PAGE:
This is what needs to be analyzed as much as anything in football. How well a quarterback handles pressure, interior or on the edge, will more often than not dictate how good he will be in the NFL. And this play is insane.
Jackson sees the interior pressure, slides away from it, then climbs up the pocket and has the audacity to reset himself. Somehow he’s able to use the new amount of clean space in front him to get the pass off to the receiver in the middle of the field. It’s one of my favorite throws I’ve seen in college football, one that continues to impress me every time I see it.
Now, you all know I do The Deep Ball Project every year, so I’m always intrigued to see how new faces do passing the ball downfield. Lamar Jackson more often that not has fantastic touch on the deep ball, fitting the ball into outrageously tight windows just like the pros do. His timing on these kinds of throws is simply breathtaking.
So, where does Lamar Jackson fall flat? Well, he’s not particularly bad at anything, but concerns over his accuracy are valid. His general accuracy is fine, but I found, like most people, his precision outside the numbers needs work. Some of his passes sail a little too high, perhaps coming from his tendency to have close feet. It’s not a deal breaker by any means, but it’s something that keeps him from being a near perfect prospect.
However, Jackson has one trait that truly shines above the rest. He’s a good passer, but it’s his running ability that looks like it’s going to be a game changer.
Guys like Randall Cunningham, Steve Young, Fran Tarkenton, Cam Newton, Russell Wilson, Robert Griffin III, Michael Vick and Colin Kaepernick are/were famous for their legendary work as running quarterbacks, and Jackson, to me, has a shot at joining those gauntlets. It’s one thing to be a dual threat with an ability to run, but it’s how much skill you have on that side that truly matters.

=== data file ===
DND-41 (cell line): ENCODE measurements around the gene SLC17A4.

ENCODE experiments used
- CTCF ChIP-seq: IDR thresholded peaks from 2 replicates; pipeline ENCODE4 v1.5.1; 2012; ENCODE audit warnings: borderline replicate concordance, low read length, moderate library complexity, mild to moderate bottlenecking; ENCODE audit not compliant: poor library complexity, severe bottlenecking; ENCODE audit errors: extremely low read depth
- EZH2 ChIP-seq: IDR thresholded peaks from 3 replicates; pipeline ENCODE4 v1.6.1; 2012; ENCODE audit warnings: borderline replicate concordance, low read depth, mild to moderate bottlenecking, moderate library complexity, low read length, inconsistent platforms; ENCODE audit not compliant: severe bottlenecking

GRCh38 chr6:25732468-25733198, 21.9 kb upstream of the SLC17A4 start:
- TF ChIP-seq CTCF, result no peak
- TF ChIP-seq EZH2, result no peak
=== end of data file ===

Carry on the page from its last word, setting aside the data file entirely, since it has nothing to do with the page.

The above run is sublime. Jackson notices there’s no one open downfield as well as the open lane in front of him, so he takes off. With a defensive back coming at him, Jackson makes a terrific cut inside, uses his speed to pick up the first down and a lot more, then spins away from another defender downfield, eventually getting tackled a little later on.
I feel like Jackson has the most complete running ability for a quarterback prospect since Cam Newton. He has the speed, vision, and athleticism to be used in all sorts of ways in the running game, much like Newton. Hopefully, he lands with a team that is able to use him in such a way when it’s time to call a run.
Finally, Jackson has shown he can be a master of buying time on a play, which will excite guys (all of us) looking for razzle dazzle plays on the highlight reels.
With all the hype and opinions on Lamar Jackson, I can’t wait to see who drafts him this season. He’s a great prospect, one that brings high quality as both a passer and a runner, and landing in a great situation would only make him even more exciting.
Sure, Jackson has his flaws, but his best stuff easily offsets any negatives he has. With superb pocket movement and poise, great arm talent, and sensational running ability, Lamar Jackson has my vote as the best quarterback prospect of the 2018 NFL draft.
(Featured image via crescentcitysports.com. GIFs via draftbreakdown.com)
One thought on “Lamar Jackson is the best quarterback in the draft class of 2018”
Excellent article. Totally agree with the electrifying upside of Lamar Jackson. Keep up the good work.